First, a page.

Southern given permission to cancel another 350 trains a day, says RMT
The Government has given an under-fire rail company permission to introduce an emergency timetable allowing them to cancel another 350 trains a day, it has been claimed.
The Rail, Maritime and Transport union said it was given the figures at a meeting with company officials from Govia Thameslink, which runs Southern Railway.
Southern services have been hit by a series of delays and cancellations for weeks because of a shortage of staff and strikes in a row over the role of conductors.
The company has blamed high levels of staff sickness for the daily travel chaos being suffered by passengers.
RMT general secretary Mick Cash said the emergency timetable will come into effect a week today, adding: "This latest savage attack on passenger services by GTR is nothing to do with staff sickness and everything to do with gross mismanagement of this franchise and the failure to employ enough guards and drivers to fill the current rosters and diagrams.
"The continuing attempt to blame the frontline workforce for this crisis is a cynical and cowardly ploy that will not wash with the travelling public.
"The solution of this failing, basket-case franchise is not axing more trains and attacking those trying to hold it together at the sharp end - it is the removal of Govia at the earliest possible point.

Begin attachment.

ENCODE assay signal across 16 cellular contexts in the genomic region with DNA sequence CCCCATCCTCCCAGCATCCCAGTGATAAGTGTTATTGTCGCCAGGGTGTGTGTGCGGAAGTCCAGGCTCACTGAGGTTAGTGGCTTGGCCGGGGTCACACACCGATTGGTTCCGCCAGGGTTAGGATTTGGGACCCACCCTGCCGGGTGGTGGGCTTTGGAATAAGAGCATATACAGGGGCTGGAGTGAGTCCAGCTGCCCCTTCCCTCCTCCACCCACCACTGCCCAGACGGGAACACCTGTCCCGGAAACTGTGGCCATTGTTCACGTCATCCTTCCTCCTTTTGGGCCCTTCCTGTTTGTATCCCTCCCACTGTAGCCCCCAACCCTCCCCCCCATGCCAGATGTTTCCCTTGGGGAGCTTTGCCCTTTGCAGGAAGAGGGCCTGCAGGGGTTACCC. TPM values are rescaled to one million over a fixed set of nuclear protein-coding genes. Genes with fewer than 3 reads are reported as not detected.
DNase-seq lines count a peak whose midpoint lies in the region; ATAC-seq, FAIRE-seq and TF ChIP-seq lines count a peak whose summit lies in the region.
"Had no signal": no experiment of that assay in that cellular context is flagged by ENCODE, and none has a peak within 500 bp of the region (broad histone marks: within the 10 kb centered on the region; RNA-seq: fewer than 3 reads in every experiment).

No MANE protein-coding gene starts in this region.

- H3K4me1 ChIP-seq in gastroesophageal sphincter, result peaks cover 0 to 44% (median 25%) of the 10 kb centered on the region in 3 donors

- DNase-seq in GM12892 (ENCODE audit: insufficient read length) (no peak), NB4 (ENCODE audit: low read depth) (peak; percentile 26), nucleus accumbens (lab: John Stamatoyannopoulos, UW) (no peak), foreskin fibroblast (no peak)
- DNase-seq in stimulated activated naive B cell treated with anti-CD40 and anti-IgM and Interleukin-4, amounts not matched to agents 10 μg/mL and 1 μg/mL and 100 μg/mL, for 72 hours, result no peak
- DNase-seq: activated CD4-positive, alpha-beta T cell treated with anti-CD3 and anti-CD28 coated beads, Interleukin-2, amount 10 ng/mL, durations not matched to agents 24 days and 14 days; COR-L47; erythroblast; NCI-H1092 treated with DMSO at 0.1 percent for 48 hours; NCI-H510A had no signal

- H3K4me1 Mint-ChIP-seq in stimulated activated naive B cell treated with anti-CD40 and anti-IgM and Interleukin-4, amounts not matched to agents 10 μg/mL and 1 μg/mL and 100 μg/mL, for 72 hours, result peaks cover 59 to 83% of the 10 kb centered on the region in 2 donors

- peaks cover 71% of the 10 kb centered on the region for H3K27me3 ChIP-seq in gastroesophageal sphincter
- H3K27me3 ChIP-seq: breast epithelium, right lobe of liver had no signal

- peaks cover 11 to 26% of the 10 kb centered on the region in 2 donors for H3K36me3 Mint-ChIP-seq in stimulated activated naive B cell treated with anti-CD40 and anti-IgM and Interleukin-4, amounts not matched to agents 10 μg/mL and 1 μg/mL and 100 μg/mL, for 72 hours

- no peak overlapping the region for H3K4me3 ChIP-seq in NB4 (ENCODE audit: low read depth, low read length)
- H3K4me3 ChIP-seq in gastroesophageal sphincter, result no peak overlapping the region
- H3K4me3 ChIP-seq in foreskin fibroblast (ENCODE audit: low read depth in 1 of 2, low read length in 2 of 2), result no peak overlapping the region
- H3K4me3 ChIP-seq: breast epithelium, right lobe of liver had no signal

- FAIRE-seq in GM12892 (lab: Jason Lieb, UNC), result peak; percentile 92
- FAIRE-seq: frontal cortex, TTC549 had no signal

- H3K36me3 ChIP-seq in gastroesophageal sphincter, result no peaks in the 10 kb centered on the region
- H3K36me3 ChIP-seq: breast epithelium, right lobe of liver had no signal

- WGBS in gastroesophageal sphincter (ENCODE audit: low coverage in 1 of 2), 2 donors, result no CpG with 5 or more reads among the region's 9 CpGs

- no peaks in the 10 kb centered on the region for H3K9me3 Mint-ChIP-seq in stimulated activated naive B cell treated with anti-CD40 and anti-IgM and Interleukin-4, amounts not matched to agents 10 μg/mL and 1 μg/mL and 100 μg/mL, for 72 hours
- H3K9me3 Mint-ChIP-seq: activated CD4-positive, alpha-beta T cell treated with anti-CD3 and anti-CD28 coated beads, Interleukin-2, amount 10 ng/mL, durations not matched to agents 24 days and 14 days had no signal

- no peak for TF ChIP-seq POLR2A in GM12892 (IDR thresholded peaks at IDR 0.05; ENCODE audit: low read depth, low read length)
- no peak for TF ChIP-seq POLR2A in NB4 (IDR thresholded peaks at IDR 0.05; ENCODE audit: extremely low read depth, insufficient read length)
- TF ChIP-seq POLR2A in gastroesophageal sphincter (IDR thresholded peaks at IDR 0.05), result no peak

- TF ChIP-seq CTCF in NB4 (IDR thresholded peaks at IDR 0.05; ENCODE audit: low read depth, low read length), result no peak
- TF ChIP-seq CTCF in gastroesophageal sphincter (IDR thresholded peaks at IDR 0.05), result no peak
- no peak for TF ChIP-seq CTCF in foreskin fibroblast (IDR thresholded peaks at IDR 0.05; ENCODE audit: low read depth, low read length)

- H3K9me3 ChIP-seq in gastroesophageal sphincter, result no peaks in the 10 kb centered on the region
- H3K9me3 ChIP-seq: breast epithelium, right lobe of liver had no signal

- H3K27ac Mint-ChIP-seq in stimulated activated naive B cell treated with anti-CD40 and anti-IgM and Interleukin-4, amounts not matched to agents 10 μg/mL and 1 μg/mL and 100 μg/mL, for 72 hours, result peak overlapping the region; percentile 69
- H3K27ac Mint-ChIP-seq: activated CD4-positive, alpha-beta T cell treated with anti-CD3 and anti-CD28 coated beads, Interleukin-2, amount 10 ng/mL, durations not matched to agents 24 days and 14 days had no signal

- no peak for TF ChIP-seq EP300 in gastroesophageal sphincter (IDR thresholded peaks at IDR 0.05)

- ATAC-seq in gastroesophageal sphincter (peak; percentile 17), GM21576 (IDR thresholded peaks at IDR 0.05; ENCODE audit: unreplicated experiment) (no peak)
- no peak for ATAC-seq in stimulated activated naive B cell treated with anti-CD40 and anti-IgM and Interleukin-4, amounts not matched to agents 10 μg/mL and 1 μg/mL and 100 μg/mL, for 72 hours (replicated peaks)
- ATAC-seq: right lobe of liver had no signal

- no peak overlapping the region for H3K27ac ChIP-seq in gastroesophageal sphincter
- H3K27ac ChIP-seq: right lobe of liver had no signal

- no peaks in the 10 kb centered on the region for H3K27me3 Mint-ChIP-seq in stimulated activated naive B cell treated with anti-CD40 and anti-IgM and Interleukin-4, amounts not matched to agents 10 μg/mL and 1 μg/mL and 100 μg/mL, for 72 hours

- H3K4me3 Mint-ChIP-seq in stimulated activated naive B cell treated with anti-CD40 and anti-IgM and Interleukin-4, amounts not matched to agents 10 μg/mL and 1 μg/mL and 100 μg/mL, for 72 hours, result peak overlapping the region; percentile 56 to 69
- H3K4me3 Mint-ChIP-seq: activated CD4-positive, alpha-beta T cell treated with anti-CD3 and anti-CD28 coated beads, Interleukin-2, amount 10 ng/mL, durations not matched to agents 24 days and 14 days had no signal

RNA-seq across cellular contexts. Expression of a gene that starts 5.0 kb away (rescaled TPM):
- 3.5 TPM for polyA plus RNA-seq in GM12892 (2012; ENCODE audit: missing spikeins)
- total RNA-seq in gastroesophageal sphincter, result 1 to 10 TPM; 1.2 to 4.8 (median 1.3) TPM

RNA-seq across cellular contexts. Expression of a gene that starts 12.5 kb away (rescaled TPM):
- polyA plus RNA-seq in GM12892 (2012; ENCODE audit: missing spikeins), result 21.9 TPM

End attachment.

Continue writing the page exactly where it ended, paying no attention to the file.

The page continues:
"Directly Operated Railways, who sorted out the mess on the East Coast, are lined up and ready to go and they should be given the green light to take over and start running these routes under public control, in the public interest."
The union and company officials will give evidence to MPs on the Transport Select Committee on Tuesday about the Southern chaos.
A GTR spokesman said: "We will be confirming details of a temporary timetable later this week. The timetable recognises that the present level of service has not been acceptable and will aim to give passengers a more predictable service they can plan around. This will be a temporary measure until train crew availability levels return to normal."
A Transport Department spokesman said: "We are clear that GTR passengers are not getting the service they deserve and the current situation is unacceptable.
"We are aware that GTR is considering some changes in order to strengthen their timetable in the face of ongoing disruption, so as many services as possible can run.
"When this happens, operators are contractually obliged to inform us in advance, but these decisions are taken only when there is no other solution, and this does not amount to the Government giving permission."